If the truck driver above gave you a spreadsheet with the dates and locations of where he’s been to, no one would bat an eyelid. By visualising the journeys this way, suddenly we see a tale of someone that has travelled coast-to-coast, southern border to northern border and everywhere in between. He has probably seen more of the American plains that most of us ever will.
This supposedly boring data is currently the 14th most popular post of all time on Reddit’s /r/dataisbeautiful.
This is all a long way of saying: get inspired! Think laterally. There is a monumental amount of data out there, and an already large, friendly community of people and projects to draw insights from. If you’re looking for somewhere to get started, a great place is Makeover Monday. Every week they provide a dataset for you to visualise, see what others have created, and if you want to, share your own work.
Whichever way you choose to start, remember: reduce clutter, be efficient with your visualisations, and tell a story.
Our mission since 2005 is to publish articles, webinars, and podcasts to help ecommerce merchants. What follows are the 10 most popular articles that we published in September 2020. Articles from early in the month are more likely to make the list than later ones.
Google Ads scripts automate routine tasks. Last fall, I shared three such scripts that are helpful to me. In this post, I’ll address four additional Google Ads scripts that automate tasks and save time. Read more…
Despite strong increases in the past several months, predicting this year’s holiday ecommerce sales made me feel a bit like Ebenezer Scrooge. I wanted to be optimistic about the Christmas sales, but three of my five predictions are negative overall. The other two, click-and-collect ecommerce and gig-economy delivery, are generally positive. Read more…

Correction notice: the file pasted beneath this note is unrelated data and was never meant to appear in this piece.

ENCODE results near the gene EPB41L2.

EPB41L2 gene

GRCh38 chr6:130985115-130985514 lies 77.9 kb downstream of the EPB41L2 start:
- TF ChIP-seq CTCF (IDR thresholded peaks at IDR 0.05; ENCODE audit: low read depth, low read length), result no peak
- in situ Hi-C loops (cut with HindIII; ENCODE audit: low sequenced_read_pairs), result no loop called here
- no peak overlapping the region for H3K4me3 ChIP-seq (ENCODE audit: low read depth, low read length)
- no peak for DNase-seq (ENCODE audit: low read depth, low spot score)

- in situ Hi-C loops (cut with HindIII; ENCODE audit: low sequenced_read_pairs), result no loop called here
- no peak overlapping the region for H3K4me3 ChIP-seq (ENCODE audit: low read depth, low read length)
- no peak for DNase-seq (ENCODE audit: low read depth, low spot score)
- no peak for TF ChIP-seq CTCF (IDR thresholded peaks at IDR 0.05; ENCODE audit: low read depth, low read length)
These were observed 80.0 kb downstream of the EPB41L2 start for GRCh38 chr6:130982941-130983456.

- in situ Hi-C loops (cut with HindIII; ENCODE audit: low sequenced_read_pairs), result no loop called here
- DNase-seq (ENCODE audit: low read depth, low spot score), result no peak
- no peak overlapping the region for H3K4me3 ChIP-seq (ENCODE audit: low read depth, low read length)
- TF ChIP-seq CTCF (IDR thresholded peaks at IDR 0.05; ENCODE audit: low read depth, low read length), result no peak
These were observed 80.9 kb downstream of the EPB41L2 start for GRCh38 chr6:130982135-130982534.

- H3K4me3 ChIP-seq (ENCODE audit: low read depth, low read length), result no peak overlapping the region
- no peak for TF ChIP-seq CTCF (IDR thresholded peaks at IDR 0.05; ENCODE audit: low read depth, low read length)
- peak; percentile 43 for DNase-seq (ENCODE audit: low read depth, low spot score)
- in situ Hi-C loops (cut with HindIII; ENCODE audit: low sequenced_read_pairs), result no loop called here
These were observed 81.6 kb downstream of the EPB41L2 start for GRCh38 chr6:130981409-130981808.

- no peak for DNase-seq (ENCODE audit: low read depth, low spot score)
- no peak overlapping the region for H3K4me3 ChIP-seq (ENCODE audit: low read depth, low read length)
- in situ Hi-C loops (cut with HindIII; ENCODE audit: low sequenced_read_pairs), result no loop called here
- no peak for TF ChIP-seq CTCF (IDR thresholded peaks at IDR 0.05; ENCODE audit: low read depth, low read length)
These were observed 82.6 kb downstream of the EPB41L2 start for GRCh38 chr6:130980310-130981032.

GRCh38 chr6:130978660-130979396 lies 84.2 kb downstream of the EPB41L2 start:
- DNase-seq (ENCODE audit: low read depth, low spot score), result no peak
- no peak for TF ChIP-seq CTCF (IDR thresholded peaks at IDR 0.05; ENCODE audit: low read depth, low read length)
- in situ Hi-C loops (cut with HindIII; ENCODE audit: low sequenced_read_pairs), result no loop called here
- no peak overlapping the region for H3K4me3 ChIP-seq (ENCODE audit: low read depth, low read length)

Category pages target the keywords that consumers search for most frequently. But optimizing category pages for organic search rankings can be difficult, as default category templates on ecommerce platforms tend to hold less text than other pages. What follows are seven category-page elements that improve rankings on highly competitive keywords. Read more…
The elements of an ecommerce product detail page should work together to help shoppers make sound buying decisions. Each element — prose description, a list of features, product photos, videos — should tell part of an item’s story. Read more…
Free resources from the design community can add value to an ecommerce site. Here is a list of new web tools and design elements from summer 2020. There are designer and developer apps, coding resources, color tools, fonts, and more. All of these tools are free, though some also offer premium versions. Read more…
Content marketing can help connect with new customers or deepen relationships with existing ones. But some businesses struggle to find topics to address. The good news is that opportunities abound in October 2020, when a company could cover National Taco Day, raise cybersecurity awareness, profile customers, provide a brief history of products, or identify Halloween do-it-yourself projects. Read more…
Here’s a batch of new ecommerce books for your autumn reading list. There are titles on buying and selling a business, producing and fostering creative work, monetizing your podcast, live video marketing, Amazon, and the blockchain. Read more…
Selling during the upcoming holiday shopping season will not be normal. For the first time in its history, the United States Postal Service is imposing a holiday surcharge on commercial packages. The price increases will begin on October 18 and run through December 27, 2020, and range from $0.24 to $1.50 per package. Read more…
The upcoming holiday shopping season is bound to shake the ecommerce sector. If you haven’t yet finalized your holiday sales schedule, now’s the time to get it done. But you may want to rethink your strategy for November and December. Read more…
The coronavirus pandemic has accelerated the pace of digital transformation in retail, prompting some brands to focus on direct-to-consumer channels. The retail and wholesale industries have long been undergoing an evolution toward ecommerce, digital brands, and DTC sales. But Covid-19 changed retail abruptly. Read more…
The ongoing global pandemic has accelerated retail and B2B trends that make it relatively more difficult for some businesses to survive while upping the competitive bar for the entire ecommerce industry.